The Little Things Make It Better

Making it better, one little event at a time.
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Posts tagged "lgbt"

kiriamaya:

[content note: transmisogyny, misgendering, rape]

I am getting more than a little tired of “allies” who only think of trans women as women until it becomes inconvenient for them and their view of gender.

You know the type:

“I know trans women are women, but gender-segregated bathrooms exist for a reason.”

“I know trans women are women, but it will dilute our message if we stop talking about women in terms of vaginas (or vice versa).”

“I know trans women are women, but women have a right to their own spaces free of any masculine energy.”

“I know trans women are women, but they obviously don’t have any right to call themselves lesbians.”

“I know trans women are women, but you have to understand that your presence could be triggering to rape survivors.”

“I know trans women are women, but I have to question the sexuality of any guy who goes out with one.”

“I know trans women are women, but you have male privilege so you can’t possibly understand what women go through.”

“I know trans women are women, but this is a women’s shelter, so we can’t help you here.”

And so on, and so forth. If you’re a trans woman, you’ve probably heard a ton more examples.

And the thing is, I don’t think that most of these people are being deliberately disingenuous (one glaring exception, of course, being a certain radscum lady who shall remain nameless); I think they’re telling the truth as they see it. I think they really do think of trans women as women.

Except when they don’t.

Except when they feel like it would be too hard to reframe an issue in order to include us.

Except when their own unexamined prejudices come to the fore and dominate their approach to an issue.

Except when they realize that walking their talk requires a far more radical shift in their understanding of gender than they are prepared for, or than they ever wanted to attempt.

And so they decide that it’s easier to just revoke our identities situationally — to say that, yes, we’re women, and we’re just as much women as cis women are, but we’re still somehow not woman enough to fit their views, their spaces, their institutions.

It’s bullshit. But it’s bullshit that’s all too common. And it hurts.

(via ladybuglights)

pflagmom:

PLEASE CLICK HERE TO DONATE. PFLAG mom is pleading for your help- $5, $10, $25, anything- it adds up and it all matters. We’re in a financial crisis and if we don’t raise $800 in 2 weeks we may have to give up the battle to get this on the next ballot. You see the stories of states passing…

(via pflagmom)

boyprincessdiaries:

Muslims for Progressive Values is guided by the following ten principles. Each branch of the tree in our logo represents MPV’s ten principles rooted in Islam.

  1. Identity: We accept as Muslim anyone who identifies as such. The veracity and integrity of that claim is between the individual and God, and is not a matter for the state nor an issue which other individuals can or should judge.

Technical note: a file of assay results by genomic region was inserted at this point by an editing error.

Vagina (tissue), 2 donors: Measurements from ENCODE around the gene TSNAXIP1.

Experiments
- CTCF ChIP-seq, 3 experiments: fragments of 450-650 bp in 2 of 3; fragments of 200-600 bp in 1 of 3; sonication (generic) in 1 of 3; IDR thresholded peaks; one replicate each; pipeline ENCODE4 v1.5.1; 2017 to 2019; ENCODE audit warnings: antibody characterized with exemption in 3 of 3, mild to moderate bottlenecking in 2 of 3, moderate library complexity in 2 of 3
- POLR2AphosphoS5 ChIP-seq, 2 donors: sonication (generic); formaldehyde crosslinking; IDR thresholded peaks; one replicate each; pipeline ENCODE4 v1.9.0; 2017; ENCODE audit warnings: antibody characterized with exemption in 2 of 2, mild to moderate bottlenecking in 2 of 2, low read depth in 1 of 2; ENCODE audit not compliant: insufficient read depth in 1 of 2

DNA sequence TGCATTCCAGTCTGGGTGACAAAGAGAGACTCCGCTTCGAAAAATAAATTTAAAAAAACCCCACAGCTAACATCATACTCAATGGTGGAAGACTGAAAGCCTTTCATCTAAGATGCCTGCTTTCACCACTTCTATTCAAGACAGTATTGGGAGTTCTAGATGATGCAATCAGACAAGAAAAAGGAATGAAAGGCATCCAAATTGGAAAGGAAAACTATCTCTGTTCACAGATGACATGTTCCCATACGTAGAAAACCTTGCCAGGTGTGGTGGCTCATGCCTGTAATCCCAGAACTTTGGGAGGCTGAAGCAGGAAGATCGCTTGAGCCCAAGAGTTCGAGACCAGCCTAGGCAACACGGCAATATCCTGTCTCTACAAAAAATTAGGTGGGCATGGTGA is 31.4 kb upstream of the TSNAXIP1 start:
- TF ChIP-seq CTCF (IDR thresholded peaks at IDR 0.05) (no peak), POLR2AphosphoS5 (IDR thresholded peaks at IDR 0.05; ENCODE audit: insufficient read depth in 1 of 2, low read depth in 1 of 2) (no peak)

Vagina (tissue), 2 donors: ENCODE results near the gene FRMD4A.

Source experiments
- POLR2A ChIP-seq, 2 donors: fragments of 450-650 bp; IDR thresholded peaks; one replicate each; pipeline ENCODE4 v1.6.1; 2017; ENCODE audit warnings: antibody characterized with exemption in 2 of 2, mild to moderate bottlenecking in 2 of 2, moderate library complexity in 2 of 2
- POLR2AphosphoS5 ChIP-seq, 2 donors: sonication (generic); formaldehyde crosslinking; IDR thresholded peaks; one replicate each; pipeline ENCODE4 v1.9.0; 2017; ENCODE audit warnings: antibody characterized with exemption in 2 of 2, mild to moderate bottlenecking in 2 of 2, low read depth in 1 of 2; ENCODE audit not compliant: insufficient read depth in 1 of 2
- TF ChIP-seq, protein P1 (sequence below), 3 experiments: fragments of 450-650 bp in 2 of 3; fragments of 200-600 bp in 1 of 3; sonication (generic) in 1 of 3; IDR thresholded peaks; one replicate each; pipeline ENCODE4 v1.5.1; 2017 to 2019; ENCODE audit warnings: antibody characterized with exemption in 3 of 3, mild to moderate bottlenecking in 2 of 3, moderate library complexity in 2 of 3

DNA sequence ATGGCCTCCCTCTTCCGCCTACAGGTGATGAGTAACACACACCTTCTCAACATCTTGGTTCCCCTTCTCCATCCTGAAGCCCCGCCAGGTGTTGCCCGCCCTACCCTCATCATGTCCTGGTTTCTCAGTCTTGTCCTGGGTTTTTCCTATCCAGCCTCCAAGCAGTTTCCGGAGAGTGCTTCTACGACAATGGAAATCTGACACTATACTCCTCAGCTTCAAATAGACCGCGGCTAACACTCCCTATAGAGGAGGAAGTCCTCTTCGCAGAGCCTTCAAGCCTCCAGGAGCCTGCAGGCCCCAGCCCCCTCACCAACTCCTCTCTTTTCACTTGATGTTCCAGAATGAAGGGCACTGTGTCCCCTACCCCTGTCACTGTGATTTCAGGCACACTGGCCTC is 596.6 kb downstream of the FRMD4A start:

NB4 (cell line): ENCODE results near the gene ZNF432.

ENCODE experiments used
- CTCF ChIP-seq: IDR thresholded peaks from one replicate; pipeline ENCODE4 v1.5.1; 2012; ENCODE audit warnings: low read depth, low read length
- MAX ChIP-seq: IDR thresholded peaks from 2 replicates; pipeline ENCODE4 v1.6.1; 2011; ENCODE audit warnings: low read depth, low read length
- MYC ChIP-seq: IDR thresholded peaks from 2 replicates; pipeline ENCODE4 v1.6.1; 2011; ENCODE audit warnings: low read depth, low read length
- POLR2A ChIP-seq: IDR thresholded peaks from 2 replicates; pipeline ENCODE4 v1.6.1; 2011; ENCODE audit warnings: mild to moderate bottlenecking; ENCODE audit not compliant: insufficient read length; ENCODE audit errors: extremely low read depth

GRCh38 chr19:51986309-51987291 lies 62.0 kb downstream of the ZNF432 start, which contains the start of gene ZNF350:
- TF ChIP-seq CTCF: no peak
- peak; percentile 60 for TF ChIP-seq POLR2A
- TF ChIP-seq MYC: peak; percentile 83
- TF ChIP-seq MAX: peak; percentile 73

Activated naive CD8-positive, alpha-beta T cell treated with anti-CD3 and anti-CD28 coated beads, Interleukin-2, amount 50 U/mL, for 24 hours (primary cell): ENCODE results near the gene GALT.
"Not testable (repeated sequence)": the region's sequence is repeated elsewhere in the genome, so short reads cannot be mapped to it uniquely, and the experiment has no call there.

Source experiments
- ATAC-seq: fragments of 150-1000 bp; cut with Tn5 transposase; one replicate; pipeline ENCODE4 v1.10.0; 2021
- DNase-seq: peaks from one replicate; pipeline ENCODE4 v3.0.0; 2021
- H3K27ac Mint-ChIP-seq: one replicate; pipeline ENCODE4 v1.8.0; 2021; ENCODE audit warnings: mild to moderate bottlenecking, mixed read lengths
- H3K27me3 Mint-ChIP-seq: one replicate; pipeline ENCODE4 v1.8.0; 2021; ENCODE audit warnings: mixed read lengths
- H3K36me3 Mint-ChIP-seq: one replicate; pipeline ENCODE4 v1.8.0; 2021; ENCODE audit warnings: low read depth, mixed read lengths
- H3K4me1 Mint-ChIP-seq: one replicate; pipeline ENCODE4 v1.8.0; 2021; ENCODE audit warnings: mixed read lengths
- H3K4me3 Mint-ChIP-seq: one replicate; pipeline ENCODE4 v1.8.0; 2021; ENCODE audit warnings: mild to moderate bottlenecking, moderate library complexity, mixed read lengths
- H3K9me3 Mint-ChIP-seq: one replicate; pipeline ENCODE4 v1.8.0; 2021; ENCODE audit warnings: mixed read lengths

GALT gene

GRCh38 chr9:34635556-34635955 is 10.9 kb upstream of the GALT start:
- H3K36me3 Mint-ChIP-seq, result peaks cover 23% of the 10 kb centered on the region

2. Equality: We affirm the equal worth of all human beings, regardless of race, sex, gender, ethnicity, nationality, creed, sexual orientation, or ability. We are committed to work toward societies that ensure social, political, educational, and economic opportunities for all.
  3. Separation of Religious and State Authorities: We believe that freedom of conscience is not only essential to all human societies but integral to the Qur’anic view of humanity. We believe that secular government is the only way to achieve the Islamic ideal of freedom from compulsion in matters of faith.
  4. Freedom of Speech: We support freedom of expression and freedom of dissent, whether political, artistic, social or religious, even when that expression may be offensive and that dissent may be considered blasphemous. No one should be legally prosecuted, imprisoned or detained for declaring or promoting unpopular opinions.
  5. Universal Human Rights: We affirm our commitment to social, economic and environmental justice. We believe that the full self-realization of all people, in a safe and sustainable world, is a prerequisite for freedom, civility, and peace. We support efforts for universal health care, universal public education, the protection of our environment, and the eradication of poverty.
  6. Women’s Rights: We support women’s agency and self-determination in every aspect of their lives. We believe in women’s full participation in society at every level. We affirm our commitment to reproductive justice and empowering women to make healthy decisions regarding their bodies, sexuality and reproduction. 
  7. LGBTQ Rights: We endorse the human and civil rights of lesbian, gay, bisexual, transgender, intersex, and queer (LGBTIQ) individuals. We support full equality and inclusion of all individuals, regardless of sexual orientation or gender identity, in society and in the Muslim community. We affirm our commitment to ending discrimination based on sexual orientation and gender identity.